Among other substances, the major chemicals present in copaiba oleoresin include alpha-bergamotene, alpha-multijugenol, alpha- cubebene, alpha-selinene, alloaromadendrene, ar-curcumene, beta-cubebene, betao-bisabolene, beta-famesene, beta-elemene, beta-muurolene, beta-humulene, calamesene, calamenene, caryophyllenes, carioazulene, copaene, coipaiferic acid, copaiferolic acid, copaibic acids, copalic acid, cyperene, delta-elemene, delta-cardinene, enantio-agathic acid, gamma-elmene, gama-cadinene, gamma-humulene, kaurenoic acids, illurinic acid, kolavenol 1, kaurenic acid, maracaibobalsam, paracopaibic acids, methyl copalate, polyalthic acid as well as trans-alpha-bergamotene.
Side effects and cautions
Although copaiba oleoresin possesses several therapeutic properties, its use may also result in some adverse side effects and, hence, people using the herb need to exercise some precautions. While using medications prepared with or containing copaiba oleoresin, you need to avoid its contact with eyes and mucous membranes as the herb may function as an aggravation. In addition, individuals susceptible to copaiba oleoresin may endure rash along with irritation, prickling and/ or stinging - something akin to having measles, when they use the herbal preparation externally or consume it. In case such side effects occur, it is advisable to stop using medications prepared with copaiba oleoresin.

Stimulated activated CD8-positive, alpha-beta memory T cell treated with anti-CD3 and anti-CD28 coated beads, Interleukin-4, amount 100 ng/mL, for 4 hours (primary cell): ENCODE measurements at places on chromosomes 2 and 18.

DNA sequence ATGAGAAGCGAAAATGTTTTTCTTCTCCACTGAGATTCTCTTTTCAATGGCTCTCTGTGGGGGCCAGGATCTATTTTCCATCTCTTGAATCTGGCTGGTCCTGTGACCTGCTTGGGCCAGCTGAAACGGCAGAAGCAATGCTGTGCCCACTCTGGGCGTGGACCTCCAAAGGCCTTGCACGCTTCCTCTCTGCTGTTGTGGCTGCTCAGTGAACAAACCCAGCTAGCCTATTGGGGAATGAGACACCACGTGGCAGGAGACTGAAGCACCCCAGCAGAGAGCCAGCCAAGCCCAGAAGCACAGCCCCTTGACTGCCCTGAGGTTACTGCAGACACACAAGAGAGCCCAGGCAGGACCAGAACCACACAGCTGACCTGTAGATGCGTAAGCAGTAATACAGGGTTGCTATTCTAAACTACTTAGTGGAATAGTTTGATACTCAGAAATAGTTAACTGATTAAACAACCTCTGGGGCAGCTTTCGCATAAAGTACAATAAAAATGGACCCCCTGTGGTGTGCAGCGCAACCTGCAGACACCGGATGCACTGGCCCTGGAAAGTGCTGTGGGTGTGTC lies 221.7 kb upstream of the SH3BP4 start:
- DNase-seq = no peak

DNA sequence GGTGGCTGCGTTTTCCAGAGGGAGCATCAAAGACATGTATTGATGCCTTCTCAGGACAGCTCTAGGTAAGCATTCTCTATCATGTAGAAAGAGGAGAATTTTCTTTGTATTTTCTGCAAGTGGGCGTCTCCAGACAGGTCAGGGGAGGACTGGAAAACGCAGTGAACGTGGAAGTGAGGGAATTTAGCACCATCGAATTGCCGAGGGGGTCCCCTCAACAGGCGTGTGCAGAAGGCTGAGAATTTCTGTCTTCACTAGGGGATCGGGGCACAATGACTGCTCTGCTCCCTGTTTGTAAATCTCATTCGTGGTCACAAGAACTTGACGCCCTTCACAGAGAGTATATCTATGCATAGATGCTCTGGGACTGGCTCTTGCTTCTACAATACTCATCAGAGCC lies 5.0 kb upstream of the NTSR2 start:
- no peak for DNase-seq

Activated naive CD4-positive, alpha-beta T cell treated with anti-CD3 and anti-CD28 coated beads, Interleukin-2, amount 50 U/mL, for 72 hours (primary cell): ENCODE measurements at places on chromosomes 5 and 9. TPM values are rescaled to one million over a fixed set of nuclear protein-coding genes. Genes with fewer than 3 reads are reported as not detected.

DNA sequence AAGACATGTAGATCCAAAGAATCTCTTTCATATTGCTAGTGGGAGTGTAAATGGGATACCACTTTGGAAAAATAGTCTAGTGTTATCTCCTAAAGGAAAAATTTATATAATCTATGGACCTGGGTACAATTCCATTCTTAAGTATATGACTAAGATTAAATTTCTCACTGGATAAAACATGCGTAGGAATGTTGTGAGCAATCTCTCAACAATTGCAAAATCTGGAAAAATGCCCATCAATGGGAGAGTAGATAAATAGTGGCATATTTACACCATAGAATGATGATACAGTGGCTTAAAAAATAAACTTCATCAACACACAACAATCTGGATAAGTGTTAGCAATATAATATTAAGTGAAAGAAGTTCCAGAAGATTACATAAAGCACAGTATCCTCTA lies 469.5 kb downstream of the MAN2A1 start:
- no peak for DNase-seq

It is advisable never to take large doses, in excess of 5 ml, when taking medications prepared with or containing copaiba oleoresin. People taking large dosages of this herb have often complained of vomiting, nausea, rashes and fever. When such side effects occur after taking copaiba oleoresin medication, it is advisable to either lower the dosage of the medication or discontinue with it. Consult your healthcare provider when such adverse aftereffects occur, persist or worsen.
It may be noted that scientific studies have recognized one compound present in copaiba oleoresin to result in the breaking down of red blood cells with liberation of hemoglobin or hemolysis in humans as well as rodents in vitro. Since this action of copaiba oleoresin has not been researched in vitro, it is advisable to steer clear of prolonged oral usage of medications prepared with or containing the herb unless you are directly being supervised by a physician who is able to keep an eye on this potential consequence.
For those who desire to use this herb, copaiba oleoresin is marketed in the form of oil as well as shampoo for external usage. On the other hand, a tincture prepared with copaiba oleoresin is also available with pharmacies and drug stores for internal use. It may be mentioned here that several useful healthcare products are also available in a combination of copaiba oleoresin and the balsam of Tolu. In case you have allergic reactions to balsam of Tolu or any preparations containing it, you ought to ensure that you always use pure copaiba oil or copaiba oleoresin.